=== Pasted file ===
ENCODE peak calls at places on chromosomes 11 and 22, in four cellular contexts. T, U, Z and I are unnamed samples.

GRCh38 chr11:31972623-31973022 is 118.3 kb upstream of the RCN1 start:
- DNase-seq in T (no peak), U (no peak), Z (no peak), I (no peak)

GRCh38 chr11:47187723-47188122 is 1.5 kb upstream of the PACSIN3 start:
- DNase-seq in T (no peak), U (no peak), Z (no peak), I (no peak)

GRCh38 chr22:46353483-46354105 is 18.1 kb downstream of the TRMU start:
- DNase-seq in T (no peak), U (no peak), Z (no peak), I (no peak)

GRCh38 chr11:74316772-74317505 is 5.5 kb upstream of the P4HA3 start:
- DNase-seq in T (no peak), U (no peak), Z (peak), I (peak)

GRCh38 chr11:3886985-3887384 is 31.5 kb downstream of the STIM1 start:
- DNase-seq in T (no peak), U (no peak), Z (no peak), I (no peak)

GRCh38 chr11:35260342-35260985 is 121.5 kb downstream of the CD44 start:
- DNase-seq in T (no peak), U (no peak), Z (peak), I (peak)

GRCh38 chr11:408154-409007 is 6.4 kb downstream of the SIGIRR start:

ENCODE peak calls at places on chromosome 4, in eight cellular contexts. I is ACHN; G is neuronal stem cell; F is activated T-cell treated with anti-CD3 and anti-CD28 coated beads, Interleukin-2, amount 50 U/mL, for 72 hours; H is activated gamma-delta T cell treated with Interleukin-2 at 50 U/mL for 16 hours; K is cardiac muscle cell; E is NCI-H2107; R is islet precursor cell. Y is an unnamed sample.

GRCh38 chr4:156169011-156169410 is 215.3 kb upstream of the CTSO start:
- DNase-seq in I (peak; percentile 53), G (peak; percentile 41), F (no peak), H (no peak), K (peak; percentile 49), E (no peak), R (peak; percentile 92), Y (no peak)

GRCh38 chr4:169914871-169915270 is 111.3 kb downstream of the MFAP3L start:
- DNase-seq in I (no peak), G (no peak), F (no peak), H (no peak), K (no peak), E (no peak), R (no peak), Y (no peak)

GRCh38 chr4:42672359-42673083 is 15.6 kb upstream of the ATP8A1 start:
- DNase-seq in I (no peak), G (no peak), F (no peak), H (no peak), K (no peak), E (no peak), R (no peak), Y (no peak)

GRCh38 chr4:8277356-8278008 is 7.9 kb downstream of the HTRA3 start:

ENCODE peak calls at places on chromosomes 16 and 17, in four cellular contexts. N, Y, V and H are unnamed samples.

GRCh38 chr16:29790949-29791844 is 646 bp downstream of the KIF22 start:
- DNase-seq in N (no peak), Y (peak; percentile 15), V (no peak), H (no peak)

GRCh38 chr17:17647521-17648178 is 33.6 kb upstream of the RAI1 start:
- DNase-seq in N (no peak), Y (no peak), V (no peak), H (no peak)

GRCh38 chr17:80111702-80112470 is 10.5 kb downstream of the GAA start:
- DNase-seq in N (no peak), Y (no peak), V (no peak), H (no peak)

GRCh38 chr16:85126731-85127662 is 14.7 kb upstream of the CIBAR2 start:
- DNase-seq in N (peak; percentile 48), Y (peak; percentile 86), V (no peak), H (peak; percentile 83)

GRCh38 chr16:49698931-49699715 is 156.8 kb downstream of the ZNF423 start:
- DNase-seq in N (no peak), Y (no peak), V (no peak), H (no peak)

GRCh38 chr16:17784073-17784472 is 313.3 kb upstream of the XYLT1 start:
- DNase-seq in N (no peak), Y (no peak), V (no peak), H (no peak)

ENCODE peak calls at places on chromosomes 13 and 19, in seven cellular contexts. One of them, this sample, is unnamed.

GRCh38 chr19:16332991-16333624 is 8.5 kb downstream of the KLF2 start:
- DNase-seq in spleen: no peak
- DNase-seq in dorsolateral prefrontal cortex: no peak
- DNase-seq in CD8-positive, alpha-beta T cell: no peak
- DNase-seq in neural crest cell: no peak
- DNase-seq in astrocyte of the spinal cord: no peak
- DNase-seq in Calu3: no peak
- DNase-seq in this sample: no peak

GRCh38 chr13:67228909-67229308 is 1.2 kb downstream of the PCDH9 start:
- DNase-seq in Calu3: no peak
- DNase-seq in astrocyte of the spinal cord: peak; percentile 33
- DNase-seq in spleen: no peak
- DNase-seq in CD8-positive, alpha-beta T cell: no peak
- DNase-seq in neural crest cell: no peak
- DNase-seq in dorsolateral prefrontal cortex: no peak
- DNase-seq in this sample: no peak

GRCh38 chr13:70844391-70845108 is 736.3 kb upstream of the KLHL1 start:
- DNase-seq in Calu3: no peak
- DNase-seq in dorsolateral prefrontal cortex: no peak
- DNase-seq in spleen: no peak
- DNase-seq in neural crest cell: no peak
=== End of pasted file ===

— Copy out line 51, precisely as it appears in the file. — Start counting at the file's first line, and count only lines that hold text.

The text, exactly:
- DNase-seq in dorsolateral prefrontal cortex: no peak